In honour of this month’s Moth Night why not supplement your butterfly garden with some moth-friendly flora?
Not all moths drink nectar and those that do are likely to visit the same flowers as butterflies but they are most attracted to a strong scent or tubular-shaped flowers. There are quite a few pretty plants you can add especially to encourage moths.
Ensure you garden contains night-scented blossom such as Honeysuckle Lonicera periclymenum, Common Jasmine Jasminum officinale, Evening Primrose Oenothera biennis and Night-scented Stock Matthiola bicornis.
The Humming-bird Hawk-moth is a particularly prized garden visitor. This migrant species, that does indeed resemble a tiny hummingbird, has been reported to nectar on flowers including Buddleia, Busy Lizzy, Geranium, Honeysuckle, Jasmine, Lavender, Petunia, Phlox, and Red Valerian.
Flowers of most Penstemon species attract a wide variety of insect pollinators including bees, wasps, bee flies and moths.
Penstemons are a great choice for wildlife-friendly gardeners. Their tubular flowers on spikes of around 60cm high give them a similar appearance to their close family member - the Foxglove. They grow best in well-drained soil in full sun or partial shade and will keep flowering from early summer to late autumn if regularly deadheaded. They are hardy perennials and will die down in autumn to return next spring.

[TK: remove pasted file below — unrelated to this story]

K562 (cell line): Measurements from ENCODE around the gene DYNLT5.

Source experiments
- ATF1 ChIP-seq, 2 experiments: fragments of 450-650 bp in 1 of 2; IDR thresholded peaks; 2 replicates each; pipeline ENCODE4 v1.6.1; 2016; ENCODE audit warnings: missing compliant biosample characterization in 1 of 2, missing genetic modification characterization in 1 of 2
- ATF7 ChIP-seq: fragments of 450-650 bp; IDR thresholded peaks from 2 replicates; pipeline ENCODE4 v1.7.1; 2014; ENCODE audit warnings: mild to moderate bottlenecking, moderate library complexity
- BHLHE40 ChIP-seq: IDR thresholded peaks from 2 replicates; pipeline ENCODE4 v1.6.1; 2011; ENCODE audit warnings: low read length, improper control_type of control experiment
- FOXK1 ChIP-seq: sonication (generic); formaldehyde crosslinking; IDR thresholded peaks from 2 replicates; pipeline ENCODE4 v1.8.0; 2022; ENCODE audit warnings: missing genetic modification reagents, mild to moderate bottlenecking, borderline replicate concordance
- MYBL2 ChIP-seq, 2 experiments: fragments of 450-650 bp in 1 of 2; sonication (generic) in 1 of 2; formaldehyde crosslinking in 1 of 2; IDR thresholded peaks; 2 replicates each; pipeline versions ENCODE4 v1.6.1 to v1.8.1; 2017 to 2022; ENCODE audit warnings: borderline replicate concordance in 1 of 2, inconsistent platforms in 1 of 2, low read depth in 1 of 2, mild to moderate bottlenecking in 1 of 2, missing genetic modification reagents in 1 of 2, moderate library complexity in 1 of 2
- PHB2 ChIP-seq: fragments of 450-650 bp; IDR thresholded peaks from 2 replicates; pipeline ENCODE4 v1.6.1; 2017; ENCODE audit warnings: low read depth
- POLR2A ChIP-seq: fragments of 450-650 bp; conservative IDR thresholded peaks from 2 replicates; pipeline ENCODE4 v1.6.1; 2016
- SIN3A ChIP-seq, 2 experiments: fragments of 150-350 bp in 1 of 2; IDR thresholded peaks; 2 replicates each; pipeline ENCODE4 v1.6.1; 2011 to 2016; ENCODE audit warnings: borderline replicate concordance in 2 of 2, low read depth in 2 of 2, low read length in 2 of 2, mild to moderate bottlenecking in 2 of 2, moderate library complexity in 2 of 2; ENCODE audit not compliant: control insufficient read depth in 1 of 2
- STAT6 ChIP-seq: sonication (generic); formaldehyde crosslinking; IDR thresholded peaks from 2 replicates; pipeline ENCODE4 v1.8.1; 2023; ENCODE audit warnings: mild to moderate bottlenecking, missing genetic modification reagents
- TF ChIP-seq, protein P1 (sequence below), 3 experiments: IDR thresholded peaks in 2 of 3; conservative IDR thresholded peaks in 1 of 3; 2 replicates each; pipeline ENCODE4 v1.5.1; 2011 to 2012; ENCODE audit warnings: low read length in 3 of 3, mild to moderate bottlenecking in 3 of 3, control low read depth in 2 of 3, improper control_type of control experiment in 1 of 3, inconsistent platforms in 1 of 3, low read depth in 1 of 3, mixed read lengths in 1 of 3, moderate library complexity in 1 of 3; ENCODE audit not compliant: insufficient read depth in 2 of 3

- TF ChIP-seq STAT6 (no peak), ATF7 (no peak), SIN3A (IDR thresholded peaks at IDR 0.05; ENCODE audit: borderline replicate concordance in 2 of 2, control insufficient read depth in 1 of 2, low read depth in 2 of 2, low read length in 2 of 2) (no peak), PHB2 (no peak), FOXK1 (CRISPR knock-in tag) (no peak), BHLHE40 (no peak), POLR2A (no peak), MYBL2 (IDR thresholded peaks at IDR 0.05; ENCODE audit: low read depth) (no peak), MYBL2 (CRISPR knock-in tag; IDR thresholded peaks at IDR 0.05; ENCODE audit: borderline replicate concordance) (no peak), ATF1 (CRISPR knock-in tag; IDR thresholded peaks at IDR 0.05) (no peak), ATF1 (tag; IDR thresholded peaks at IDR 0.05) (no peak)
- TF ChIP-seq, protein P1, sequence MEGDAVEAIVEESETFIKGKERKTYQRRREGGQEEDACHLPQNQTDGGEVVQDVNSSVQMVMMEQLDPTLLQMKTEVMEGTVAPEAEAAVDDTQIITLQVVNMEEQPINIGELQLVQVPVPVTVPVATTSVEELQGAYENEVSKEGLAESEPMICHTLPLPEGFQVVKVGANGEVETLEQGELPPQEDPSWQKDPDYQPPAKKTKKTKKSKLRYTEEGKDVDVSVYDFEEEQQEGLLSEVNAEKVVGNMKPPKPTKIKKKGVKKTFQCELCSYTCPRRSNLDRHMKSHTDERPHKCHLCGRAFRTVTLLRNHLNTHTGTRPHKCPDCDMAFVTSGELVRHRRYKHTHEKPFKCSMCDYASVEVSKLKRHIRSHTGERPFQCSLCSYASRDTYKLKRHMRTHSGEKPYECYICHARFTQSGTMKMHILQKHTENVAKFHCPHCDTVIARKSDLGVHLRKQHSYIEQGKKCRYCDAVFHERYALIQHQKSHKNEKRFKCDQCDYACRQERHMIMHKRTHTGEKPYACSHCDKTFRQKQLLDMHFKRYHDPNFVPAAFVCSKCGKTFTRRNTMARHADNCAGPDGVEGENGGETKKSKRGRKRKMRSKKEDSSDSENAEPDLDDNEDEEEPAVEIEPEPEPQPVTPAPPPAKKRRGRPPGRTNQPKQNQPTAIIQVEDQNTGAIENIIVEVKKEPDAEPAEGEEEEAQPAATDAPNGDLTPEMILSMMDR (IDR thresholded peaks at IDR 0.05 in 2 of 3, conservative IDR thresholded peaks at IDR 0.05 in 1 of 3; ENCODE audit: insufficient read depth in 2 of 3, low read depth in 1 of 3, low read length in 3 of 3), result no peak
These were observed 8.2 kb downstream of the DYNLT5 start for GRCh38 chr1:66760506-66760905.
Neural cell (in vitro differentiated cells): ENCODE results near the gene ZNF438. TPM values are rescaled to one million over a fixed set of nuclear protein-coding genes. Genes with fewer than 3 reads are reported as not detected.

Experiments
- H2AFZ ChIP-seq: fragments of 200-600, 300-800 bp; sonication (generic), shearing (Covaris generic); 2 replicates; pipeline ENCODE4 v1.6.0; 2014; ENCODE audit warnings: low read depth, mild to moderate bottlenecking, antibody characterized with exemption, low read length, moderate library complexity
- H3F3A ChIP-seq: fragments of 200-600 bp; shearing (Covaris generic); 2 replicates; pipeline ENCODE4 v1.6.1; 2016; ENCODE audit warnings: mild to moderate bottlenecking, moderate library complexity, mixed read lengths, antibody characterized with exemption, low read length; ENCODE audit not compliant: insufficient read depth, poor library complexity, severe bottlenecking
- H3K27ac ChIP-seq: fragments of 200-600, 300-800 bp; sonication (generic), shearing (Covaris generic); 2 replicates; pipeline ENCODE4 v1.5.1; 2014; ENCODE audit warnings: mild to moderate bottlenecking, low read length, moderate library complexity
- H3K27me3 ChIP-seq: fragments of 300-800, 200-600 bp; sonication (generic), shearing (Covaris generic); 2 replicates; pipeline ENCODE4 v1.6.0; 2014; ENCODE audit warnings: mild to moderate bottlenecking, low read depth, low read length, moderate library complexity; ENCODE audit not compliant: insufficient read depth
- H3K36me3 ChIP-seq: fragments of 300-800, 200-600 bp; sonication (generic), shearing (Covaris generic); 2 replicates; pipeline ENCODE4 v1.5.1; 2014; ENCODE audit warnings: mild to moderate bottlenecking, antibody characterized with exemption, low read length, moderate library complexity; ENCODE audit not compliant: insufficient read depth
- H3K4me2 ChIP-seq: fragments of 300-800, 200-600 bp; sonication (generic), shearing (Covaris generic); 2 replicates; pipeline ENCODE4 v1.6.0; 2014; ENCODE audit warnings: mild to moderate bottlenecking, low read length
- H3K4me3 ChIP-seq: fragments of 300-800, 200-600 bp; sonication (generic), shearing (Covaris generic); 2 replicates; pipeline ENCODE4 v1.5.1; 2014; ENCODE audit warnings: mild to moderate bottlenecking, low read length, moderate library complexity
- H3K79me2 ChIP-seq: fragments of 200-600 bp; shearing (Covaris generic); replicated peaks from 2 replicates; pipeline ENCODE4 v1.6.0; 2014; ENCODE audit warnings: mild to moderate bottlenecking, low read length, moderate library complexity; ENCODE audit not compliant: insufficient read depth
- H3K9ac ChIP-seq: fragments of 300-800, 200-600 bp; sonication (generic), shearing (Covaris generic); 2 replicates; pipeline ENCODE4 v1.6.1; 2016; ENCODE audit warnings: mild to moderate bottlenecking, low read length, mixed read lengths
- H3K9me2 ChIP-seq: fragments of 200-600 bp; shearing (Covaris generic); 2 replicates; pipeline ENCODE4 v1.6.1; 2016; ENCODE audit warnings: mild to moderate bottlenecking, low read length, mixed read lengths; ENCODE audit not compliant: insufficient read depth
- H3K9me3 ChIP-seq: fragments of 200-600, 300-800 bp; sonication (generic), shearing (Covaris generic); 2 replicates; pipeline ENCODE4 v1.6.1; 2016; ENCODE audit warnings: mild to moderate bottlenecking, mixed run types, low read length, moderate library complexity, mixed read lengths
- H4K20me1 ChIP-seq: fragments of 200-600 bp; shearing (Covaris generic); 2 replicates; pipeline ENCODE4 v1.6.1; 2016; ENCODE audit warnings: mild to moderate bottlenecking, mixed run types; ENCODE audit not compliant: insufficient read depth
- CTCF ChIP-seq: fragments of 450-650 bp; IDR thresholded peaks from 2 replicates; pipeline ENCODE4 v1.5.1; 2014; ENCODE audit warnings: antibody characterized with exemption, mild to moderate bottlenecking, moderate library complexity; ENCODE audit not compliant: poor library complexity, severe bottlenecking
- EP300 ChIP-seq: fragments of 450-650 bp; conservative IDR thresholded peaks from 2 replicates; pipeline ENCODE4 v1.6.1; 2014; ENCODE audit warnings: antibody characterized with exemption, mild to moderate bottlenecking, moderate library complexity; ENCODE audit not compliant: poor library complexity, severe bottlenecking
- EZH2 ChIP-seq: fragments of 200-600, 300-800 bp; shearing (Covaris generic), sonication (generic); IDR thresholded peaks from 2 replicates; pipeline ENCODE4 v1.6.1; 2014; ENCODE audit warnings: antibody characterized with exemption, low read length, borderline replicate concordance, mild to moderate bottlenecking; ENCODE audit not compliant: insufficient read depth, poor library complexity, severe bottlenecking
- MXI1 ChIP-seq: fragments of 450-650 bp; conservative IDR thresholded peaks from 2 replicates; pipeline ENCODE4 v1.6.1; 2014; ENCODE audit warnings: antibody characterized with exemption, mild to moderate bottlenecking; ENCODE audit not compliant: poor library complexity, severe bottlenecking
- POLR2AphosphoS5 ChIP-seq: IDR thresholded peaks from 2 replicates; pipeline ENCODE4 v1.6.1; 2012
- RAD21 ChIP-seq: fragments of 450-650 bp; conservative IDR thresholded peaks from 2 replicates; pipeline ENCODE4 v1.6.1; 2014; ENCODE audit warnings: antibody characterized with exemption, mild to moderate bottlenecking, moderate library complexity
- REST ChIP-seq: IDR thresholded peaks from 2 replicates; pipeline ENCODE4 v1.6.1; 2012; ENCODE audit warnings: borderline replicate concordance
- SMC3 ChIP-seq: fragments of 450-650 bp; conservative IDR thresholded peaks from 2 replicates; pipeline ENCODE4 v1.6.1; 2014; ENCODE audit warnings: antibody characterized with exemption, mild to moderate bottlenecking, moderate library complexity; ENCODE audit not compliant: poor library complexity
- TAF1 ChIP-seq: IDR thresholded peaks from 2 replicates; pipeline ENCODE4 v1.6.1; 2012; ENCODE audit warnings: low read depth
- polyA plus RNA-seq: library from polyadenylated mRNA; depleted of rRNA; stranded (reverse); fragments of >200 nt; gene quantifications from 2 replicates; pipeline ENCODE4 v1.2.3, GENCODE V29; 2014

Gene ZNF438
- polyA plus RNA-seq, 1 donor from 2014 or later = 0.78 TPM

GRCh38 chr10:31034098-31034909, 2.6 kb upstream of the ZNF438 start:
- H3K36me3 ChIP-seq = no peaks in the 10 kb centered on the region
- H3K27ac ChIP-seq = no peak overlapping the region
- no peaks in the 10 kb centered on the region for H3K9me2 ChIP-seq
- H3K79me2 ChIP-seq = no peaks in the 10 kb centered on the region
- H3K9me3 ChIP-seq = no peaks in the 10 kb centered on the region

Create an eruption of colour in borders or containers with three types of Volcano Penstemon: Vesuvius (purple with white throats), Etna (fiery red) and Kilimanjaro (mid pink with white throats). There is even a scented variety, Penstemon Palmeri, which can reach 2m tall. As a fan of Penstemons, I would be interested to hear of any specific moths nectaring on them.
In addition to nectar plants, you can cater for moths caterpillars with foodplants like Honeysuckle, which is consumed by caterpillars of the Early Grey and Twenty-plume Moth.
Mint Mentha spp is the foodplant for Mint Moth Pyrausta aurata and Beautiful Plume Amblyptilia acanthadactyla caterpillars.
There are many other moths you might find in your garden at this time of year – look out for the Burnished Brass, Garden Tiger, Elephant Hawk-moth, Swallow-tailed Moth and the day-flying Silver Y. Hopefully the weather will be kind for Moth Night and there will be plenty to see.
Enjoy your garden in July.
The Secret Gardener